A visit to Chalice Well
- Credit: sub
Andrea Cowan takes a moment to reflect at one of Britain’s ancient and most loved holy wells
Chalice Well and its garden is nestled in a valley between Chalice Hill and Glastonbury Tor in the Vale of Avalon. The site is described as a ‘garden of many rooms’, each with its own quality reflected in the planting and features but all providing quiet and reflective areas and ultimately leading you through to the heart of the garden – the well itself.
I was privileged to have a guided tour by Natasha who has worked here for 16 years, passionate and committed to the Chalice Well. You enter through a wrought iron gate featuring the Vesica Piscis, an ancient sacred geometric symbol of two interlocking circles that appears throughout the garden. The gate opens onto a pergola path which in the summer, I’m informed, is covered with fragrant wisteria and roses.
To the right is the Vesica Pool, lying at the foot of the garden. It provides the first sight of the spring water travelling through a seven bowl flowform (water sculpture), set in a rockery, cascading into the two circular pools below. Allowed to flow completely naturally, the water creates a perfect figure-of-eight in each bowl before flowing into the next. Amazingly, in the third and eighth bowls the water circulation is timed and counted so that it circulates at 18 and 72 times per minute: the rates of the breath and the heartbeat!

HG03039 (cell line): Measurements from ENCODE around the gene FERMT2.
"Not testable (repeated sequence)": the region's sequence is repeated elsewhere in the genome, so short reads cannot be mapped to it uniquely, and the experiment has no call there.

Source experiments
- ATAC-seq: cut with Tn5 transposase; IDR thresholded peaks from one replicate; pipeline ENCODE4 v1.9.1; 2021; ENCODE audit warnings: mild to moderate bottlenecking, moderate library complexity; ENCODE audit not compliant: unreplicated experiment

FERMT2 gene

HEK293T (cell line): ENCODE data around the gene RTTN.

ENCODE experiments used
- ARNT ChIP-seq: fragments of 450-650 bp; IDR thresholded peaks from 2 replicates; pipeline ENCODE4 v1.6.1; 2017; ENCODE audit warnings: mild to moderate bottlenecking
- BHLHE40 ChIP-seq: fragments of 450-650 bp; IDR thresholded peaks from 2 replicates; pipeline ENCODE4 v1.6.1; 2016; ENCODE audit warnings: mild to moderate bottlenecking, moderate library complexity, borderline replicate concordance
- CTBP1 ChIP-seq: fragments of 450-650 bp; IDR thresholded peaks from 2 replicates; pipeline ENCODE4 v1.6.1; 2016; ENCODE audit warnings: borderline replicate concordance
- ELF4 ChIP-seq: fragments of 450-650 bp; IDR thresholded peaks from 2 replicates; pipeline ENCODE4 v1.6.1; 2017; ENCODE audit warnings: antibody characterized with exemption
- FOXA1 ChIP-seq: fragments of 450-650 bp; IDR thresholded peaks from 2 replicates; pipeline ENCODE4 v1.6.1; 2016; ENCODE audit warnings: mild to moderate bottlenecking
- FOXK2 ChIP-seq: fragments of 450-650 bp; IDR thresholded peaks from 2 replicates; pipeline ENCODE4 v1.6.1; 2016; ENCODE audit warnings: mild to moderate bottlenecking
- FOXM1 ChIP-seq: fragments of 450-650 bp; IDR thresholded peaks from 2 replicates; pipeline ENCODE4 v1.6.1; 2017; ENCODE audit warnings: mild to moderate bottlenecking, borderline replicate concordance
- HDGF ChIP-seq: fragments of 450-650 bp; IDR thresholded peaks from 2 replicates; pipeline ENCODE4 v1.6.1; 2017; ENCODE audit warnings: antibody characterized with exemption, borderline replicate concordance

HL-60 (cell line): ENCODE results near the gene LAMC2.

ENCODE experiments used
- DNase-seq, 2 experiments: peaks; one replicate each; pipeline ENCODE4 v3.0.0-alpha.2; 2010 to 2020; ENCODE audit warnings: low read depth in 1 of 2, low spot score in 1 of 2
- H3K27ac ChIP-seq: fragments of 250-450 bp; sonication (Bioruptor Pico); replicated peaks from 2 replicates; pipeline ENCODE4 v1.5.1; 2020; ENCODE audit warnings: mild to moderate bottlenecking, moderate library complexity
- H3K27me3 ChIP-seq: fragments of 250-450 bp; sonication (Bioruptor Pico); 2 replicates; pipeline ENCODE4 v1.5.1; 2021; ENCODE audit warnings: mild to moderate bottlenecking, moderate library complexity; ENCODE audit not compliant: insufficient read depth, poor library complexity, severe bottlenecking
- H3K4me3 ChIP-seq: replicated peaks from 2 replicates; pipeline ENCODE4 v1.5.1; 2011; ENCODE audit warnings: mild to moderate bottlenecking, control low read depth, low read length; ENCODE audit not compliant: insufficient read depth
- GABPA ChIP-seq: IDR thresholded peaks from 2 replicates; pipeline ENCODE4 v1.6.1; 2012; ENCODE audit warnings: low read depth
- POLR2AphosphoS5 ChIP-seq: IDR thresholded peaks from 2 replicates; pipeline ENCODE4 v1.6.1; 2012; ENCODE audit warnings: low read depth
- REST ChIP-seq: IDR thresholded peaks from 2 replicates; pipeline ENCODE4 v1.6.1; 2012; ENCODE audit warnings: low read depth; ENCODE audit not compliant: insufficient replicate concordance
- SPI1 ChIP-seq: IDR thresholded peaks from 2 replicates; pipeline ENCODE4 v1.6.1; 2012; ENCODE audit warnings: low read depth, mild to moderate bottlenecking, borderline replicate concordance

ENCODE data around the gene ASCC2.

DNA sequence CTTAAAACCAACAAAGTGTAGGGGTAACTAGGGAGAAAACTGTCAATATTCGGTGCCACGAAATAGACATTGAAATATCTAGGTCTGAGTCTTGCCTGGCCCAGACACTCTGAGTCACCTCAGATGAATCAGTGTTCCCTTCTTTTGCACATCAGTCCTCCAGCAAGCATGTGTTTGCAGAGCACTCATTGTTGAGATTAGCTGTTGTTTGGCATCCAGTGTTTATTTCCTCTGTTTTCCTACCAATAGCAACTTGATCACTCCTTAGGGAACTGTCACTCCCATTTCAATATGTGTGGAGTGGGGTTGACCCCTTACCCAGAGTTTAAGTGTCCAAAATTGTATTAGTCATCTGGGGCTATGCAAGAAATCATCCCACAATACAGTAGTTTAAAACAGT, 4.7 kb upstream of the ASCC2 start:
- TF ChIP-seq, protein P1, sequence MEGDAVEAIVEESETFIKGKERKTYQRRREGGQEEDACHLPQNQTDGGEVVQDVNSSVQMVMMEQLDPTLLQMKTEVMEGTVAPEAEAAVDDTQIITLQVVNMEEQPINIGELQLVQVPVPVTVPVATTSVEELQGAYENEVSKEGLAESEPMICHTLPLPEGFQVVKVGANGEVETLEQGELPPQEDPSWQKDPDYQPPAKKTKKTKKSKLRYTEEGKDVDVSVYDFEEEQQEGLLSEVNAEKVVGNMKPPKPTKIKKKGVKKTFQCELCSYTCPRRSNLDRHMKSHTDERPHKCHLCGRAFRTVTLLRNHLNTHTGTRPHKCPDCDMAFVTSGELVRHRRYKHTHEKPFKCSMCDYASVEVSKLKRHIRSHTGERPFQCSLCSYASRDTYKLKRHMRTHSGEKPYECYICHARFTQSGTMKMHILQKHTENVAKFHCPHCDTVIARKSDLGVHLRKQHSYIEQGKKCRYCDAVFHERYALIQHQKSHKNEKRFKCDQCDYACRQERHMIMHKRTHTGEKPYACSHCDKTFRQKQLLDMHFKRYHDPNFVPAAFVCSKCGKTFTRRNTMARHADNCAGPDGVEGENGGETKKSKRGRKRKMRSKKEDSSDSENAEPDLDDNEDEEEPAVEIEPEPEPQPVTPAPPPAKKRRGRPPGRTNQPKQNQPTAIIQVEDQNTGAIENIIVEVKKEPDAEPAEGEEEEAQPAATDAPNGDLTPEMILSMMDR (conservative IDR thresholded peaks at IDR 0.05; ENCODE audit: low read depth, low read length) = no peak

Above the pool stand two ancient yews, considered to be the guardians of the garden. Yews have great significance in ancient lore and are often planted in church yards and sacred sites. There are several in the Chalice Well gardens, but these particularly appealed to me: they are father and son, the smaller one grown from a spur sent underground by the original tree, believed to be around 700 years old.
Beyond the trees is the walled courtyard housing King Arthur’s Court and the Healing Pool. You can sit quietly under the canopy of a large yew tree, amongst the ivy, woodland ferns and shade-loving plants. The shallow pool, with foundations traced back to the 1700s, is visited by people for the healing properties of the waters. You can still walk and cool your feet in the mineral-rich water flowing from a vivid red waterfall.
A flight of steps leads to the next ‘room’; a serene sunken garden edged with box hedging. Here you can actually drink the water from a Lions Head fountain. It is piped directly from the source of the well and quite a sobering thought that the water you sip has been in the earth for some 23,000 years.
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Behind the Lion’s Head stands a Holy Thorn Tree, long associated with the legend of Joseph of Arimathea, which fittingly flowers twice a year at Christmas and Easter.
From here you follow a blue lias stone path, embedded with ammonite fossils and lined with flower beds planted in the style of a traditional cottage garden: delphiniums, hollyhocks and calendula in harmonious purple, blue, pink and white hues.